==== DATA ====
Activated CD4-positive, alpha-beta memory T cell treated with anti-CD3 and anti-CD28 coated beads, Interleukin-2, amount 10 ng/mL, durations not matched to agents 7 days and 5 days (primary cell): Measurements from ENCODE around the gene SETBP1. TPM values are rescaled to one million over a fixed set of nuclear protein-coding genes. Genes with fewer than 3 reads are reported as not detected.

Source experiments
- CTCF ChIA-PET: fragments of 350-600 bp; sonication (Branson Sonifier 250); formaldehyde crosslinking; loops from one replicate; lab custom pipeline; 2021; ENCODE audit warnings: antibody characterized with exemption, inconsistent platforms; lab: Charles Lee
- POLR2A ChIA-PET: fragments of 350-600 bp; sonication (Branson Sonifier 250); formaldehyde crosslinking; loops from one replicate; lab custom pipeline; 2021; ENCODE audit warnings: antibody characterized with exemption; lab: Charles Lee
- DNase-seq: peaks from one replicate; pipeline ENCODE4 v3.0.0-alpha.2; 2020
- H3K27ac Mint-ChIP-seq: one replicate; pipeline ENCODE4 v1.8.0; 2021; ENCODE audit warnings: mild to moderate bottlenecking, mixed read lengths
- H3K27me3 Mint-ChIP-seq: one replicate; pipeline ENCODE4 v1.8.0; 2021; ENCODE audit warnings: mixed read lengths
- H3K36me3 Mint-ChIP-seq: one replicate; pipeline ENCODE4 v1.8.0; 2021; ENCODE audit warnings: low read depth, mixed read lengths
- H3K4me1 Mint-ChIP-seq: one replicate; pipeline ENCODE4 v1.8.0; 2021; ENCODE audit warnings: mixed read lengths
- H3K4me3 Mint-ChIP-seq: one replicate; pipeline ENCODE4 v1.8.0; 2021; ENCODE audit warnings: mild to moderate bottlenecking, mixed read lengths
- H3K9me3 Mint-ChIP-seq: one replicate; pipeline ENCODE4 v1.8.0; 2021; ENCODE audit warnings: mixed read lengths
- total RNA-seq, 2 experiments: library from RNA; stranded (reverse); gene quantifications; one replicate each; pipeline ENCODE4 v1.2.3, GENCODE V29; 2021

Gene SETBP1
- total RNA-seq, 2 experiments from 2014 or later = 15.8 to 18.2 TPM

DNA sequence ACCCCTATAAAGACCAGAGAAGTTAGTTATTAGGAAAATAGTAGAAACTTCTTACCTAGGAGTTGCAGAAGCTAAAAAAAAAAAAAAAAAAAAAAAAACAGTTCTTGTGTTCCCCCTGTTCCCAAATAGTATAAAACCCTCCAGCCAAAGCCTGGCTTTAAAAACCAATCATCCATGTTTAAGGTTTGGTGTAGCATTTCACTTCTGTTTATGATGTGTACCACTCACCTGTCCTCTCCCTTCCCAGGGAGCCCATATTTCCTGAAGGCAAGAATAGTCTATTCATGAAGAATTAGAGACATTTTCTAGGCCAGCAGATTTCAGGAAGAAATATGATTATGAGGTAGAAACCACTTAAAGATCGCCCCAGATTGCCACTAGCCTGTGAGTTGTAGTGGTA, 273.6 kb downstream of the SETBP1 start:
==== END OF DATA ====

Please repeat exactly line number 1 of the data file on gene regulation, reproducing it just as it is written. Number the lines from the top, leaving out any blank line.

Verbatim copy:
Activated CD4-positive, alpha-beta memory T cell treated with anti-CD3 and anti-CD28 coated beads, Interleukin-2, amount 10 ng/mL, durations not matched to agents 7 days and 5 days (primary cell): Measurements from ENCODE around the gene SETBP1. TPM values are rescaled to one million over a fixed set of nuclear protein-coding genes. Genes with fewer than 3 reads are reported as not detected.